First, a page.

Now, after a three-year drought (barring a few singles, compilations like N.I.B. , movie soundtracks like Blair Witch Project , et al., and a home video), the band is releasing its fifth full-length album, World Coming Down , on Roadrunner Records (making them, excepting Sepultura, the longest, continuous Roadrunner band). I spoke with drummer Johnny Kelly (all I need is keyboardist Josh Silver and I’ve completed the whole band! I am too cool…) about what Type O fans the world over should expect.


As the drummer for Type O Negative, what is your input to the songs both lyrically and musically?

Johnny Kelly : Lyrically, I kind of stay away from it. That’s a personal matter with Peter. He’s the main songwriter and lyricist, but you can recommend little bits here and there. In arrangement and production, I put in my two cents. Guitar parts…I play a little guitar, but I don’t get behind it and say, “hey, why don’t you do this?” Honestly, I’ve never aspired to be a songwriter, but [that] may be my demise. But there’s the joke: When does a band break up? When the drummer says, “let’s play one of my songs.” I’ve always liked being a team player. Every team has a quarterback and there’s a defensive line and an offensive line. Everyone has their part. I’m an offensive lineman. Just like I’m satisfied with my position in the band, I don’t have the ability to articulate myself in song like Peter does and I personally wouldn’t want to expose myself like that.

Expose yourself?

Lyrically… Like that either, you ain’t seeing me in Playgirl !

Whenever you’re featured in the Type O Home Video, After Dark , there’s some banjo music in the background. How come? Is there a banjo coalition in Brooklyn somewhere?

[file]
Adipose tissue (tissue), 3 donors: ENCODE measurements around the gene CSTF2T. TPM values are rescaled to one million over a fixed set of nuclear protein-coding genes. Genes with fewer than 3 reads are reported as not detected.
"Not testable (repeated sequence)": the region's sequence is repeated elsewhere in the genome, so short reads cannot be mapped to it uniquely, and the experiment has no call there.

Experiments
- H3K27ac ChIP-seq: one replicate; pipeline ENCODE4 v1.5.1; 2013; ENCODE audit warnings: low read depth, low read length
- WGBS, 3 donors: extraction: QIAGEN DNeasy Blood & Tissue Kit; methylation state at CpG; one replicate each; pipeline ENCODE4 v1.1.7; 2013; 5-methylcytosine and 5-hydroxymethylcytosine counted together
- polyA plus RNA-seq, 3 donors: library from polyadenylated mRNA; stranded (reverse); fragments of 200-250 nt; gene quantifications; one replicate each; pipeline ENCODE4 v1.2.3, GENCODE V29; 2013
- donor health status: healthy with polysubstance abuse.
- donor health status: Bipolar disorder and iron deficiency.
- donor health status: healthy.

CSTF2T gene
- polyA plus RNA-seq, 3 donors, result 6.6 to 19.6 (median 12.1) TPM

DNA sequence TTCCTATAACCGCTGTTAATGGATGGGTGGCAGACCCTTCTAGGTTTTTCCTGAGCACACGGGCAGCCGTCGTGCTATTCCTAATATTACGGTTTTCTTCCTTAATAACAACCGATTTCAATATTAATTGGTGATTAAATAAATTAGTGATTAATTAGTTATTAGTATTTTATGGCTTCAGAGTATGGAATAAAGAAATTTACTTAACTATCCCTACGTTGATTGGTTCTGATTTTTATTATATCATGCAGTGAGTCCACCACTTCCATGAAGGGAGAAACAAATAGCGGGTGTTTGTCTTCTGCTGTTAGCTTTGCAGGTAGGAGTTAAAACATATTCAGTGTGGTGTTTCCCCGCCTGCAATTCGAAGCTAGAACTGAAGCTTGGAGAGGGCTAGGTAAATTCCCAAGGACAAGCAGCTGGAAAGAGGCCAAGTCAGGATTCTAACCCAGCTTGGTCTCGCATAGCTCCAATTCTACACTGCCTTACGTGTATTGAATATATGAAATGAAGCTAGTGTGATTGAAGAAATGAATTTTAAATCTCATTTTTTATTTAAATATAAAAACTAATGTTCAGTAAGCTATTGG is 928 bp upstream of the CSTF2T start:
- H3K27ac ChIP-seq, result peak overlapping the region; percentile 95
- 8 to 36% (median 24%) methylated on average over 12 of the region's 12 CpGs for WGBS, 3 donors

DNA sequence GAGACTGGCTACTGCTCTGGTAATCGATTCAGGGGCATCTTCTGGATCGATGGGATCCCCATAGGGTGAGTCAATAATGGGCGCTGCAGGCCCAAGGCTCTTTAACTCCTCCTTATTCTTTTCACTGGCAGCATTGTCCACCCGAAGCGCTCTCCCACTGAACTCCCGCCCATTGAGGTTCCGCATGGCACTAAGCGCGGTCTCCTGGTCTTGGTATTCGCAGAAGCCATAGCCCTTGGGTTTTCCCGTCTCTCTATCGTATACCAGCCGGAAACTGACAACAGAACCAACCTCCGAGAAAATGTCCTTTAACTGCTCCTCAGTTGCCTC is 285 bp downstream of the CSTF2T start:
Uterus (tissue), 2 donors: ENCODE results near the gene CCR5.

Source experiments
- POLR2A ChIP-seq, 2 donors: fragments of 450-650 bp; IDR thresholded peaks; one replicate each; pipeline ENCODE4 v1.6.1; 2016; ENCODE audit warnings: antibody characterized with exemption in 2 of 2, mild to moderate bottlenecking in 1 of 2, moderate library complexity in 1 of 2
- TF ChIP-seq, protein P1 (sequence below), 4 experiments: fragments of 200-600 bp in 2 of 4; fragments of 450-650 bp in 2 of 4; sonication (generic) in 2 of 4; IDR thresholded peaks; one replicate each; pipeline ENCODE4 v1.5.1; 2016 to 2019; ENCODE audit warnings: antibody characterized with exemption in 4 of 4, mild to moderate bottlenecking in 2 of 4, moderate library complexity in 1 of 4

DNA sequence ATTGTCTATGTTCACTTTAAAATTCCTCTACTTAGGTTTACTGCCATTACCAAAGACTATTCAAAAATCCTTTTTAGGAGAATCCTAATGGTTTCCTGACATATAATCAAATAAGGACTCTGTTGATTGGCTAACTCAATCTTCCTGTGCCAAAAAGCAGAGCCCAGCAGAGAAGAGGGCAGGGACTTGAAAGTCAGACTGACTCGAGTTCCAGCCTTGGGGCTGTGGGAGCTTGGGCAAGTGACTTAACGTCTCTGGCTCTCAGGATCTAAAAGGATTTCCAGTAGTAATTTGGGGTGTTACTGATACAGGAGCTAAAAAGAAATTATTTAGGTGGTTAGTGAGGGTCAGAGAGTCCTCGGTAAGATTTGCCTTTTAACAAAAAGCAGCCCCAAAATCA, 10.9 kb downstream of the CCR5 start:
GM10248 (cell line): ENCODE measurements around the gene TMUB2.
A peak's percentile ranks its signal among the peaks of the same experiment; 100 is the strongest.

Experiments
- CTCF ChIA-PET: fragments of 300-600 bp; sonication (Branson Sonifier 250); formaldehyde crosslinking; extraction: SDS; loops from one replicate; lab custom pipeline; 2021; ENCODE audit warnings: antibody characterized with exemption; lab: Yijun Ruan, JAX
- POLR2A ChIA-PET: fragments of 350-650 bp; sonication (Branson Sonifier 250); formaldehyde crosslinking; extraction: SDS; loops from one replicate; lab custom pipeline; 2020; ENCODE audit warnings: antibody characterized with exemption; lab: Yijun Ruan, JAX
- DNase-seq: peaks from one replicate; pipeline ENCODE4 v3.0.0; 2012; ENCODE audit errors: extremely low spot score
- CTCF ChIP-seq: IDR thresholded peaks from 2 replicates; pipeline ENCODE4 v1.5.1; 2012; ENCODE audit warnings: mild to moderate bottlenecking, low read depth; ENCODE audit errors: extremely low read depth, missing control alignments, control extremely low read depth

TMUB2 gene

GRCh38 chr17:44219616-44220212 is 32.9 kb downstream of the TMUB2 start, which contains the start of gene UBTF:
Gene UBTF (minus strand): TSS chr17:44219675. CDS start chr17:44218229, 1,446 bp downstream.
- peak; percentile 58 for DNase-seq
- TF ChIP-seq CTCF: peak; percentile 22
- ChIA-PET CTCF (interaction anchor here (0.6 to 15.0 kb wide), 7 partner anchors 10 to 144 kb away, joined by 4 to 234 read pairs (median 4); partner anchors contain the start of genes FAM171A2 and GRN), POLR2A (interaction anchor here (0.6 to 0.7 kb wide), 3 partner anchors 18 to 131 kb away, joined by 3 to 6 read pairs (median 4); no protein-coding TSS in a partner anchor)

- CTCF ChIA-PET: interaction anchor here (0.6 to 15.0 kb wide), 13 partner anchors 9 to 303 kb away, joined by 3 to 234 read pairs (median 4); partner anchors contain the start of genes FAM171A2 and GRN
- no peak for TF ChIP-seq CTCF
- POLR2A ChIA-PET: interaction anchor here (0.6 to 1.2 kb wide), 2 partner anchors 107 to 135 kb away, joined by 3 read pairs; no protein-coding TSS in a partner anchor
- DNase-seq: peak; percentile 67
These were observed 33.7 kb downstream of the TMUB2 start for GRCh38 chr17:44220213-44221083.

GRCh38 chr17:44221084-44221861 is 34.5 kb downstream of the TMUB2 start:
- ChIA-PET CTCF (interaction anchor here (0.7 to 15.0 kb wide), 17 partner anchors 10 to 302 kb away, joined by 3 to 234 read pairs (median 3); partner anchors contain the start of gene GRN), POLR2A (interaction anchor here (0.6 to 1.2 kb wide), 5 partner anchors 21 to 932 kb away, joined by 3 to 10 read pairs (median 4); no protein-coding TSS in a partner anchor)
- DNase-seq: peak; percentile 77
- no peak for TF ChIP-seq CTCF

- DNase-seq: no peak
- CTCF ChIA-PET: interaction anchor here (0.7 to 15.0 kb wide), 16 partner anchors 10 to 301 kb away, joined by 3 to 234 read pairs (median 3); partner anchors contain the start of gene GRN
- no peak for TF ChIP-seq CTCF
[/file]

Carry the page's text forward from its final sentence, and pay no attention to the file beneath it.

That’s because I’m a redneck! A redneck at heart!

Are you actually not from Brooklyn? Are you from West Virginia?

I’m from Brooklyn, I’m just disappointed with New York. I’m not a big fan of New York.

How does a redneck fit into Type O Negative?

Because I’d rather be that way. I’d rather be out there. It’s more of a play-on joke. Like Josh not shitting in six weeks in the video…

Oh? Did he really not move his bowels for six weeks?

Ha-ha! No, not six weeks.

Six days?

Maybe not that long…

Must’ve been rough to tour with him being ready to let go at any minute.

It keeps you on your guard!

Getting back the music input, as the drummer, what’s up with the percussion?

Everybody works. Peter has a certain feel when he writes a melody, I mean, he’s looking for something. And you take it from there. You go with your own thing. Peter isn’t too drum-oriented, it’s not on his list of priorities on a song. But if the drums sound like shit, he notices it!

Does that happen often?


When did you get involved with these, as some have called them, “thugs”? Others have called them “the Lords of Flatbush.”